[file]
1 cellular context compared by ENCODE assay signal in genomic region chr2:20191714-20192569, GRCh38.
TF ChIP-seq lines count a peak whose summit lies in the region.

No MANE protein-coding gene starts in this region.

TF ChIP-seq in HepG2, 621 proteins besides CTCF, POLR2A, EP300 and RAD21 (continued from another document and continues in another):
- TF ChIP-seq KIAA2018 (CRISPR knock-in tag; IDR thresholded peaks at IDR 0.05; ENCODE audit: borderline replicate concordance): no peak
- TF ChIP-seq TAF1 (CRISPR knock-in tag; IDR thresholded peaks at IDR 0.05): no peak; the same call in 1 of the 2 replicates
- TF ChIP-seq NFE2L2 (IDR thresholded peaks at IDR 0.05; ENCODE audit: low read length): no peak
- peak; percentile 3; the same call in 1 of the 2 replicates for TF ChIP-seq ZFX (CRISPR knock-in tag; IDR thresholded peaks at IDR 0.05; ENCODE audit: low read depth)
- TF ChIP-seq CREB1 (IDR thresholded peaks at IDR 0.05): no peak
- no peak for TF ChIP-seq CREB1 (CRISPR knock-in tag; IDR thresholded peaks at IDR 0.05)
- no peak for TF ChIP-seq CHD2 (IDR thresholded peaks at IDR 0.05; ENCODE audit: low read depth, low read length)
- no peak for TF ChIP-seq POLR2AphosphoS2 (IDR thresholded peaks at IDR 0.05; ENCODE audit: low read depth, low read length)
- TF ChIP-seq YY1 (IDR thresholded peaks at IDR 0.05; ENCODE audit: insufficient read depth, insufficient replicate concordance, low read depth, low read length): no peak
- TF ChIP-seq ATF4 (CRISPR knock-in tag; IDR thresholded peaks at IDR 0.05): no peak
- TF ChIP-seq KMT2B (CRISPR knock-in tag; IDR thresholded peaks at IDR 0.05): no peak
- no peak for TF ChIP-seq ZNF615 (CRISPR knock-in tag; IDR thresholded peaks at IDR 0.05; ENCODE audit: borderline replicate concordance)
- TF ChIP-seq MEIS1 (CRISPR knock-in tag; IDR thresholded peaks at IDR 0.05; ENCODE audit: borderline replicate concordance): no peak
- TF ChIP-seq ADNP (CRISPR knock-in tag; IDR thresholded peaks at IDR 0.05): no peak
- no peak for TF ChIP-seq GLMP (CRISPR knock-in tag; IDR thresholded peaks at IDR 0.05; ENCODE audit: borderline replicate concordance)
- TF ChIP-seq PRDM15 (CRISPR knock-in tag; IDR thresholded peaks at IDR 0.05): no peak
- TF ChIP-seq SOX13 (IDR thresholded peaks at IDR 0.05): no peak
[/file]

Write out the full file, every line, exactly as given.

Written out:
1 cellular context compared by ENCODE assay signal in genomic region chr2:20191714-20192569, GRCh38.
TF ChIP-seq lines count a peak whose summit lies in the region.

No MANE protein-coding gene starts in this region.

TF ChIP-seq in HepG2, 621 proteins besides CTCF, POLR2A, EP300 and RAD21 (continued from another document and continues in another):
- TF ChIP-seq KIAA2018 (CRISPR knock-in tag; IDR thresholded peaks at IDR 0.05; ENCODE audit: borderline replicate concordance): no peak
- TF ChIP-seq TAF1 (CRISPR knock-in tag; IDR thresholded peaks at IDR 0.05): no peak; the same call in 1 of the 2 replicates
- TF ChIP-seq NFE2L2 (IDR thresholded peaks at IDR 0.05; ENCODE audit: low read length): no peak
- peak; percentile 3; the same call in 1 of the 2 replicates for TF ChIP-seq ZFX (CRISPR knock-in tag; IDR thresholded peaks at IDR 0.05; ENCODE audit: low read depth)
- TF ChIP-seq CREB1 (IDR thresholded peaks at IDR 0.05): no peak
- no peak for TF ChIP-seq CREB1 (CRISPR knock-in tag; IDR thresholded peaks at IDR 0.05)
- no peak for TF ChIP-seq CHD2 (IDR thresholded peaks at IDR 0.05; ENCODE audit: low read depth, low read length)
- no peak for TF ChIP-seq POLR2AphosphoS2 (IDR thresholded peaks at IDR 0.05; ENCODE audit: low read depth, low read length)
- TF ChIP-seq YY1 (IDR thresholded peaks at IDR 0.05; ENCODE audit: insufficient read depth, insufficient replicate concordance, low read depth, low read length): no peak
- TF ChIP-seq ATF4 (CRISPR knock-in tag; IDR thresholded peaks at IDR 0.05): no peak
- TF ChIP-seq KMT2B (CRISPR knock-in tag; IDR thresholded peaks at IDR 0.05): no peak
- no peak for TF ChIP-seq ZNF615 (CRISPR knock-in tag; IDR thresholded peaks at IDR 0.05; ENCODE audit: borderline replicate concordance)
- TF ChIP-seq MEIS1 (CRISPR knock-in tag; IDR thresholded peaks at IDR 0.05; ENCODE audit: borderline replicate concordance): no peak
- TF ChIP-seq ADNP (CRISPR knock-in tag; IDR thresholded peaks at IDR 0.05): no peak
- no peak for TF ChIP-seq GLMP (CRISPR knock-in tag; IDR thresholded peaks at IDR 0.05; ENCODE audit: borderline replicate concordance)
- TF ChIP-seq PRDM15 (CRISPR knock-in tag; IDR thresholded peaks at IDR 0.05): no peak
- TF ChIP-seq SOX13 (IDR thresholded peaks at IDR 0.05): no peak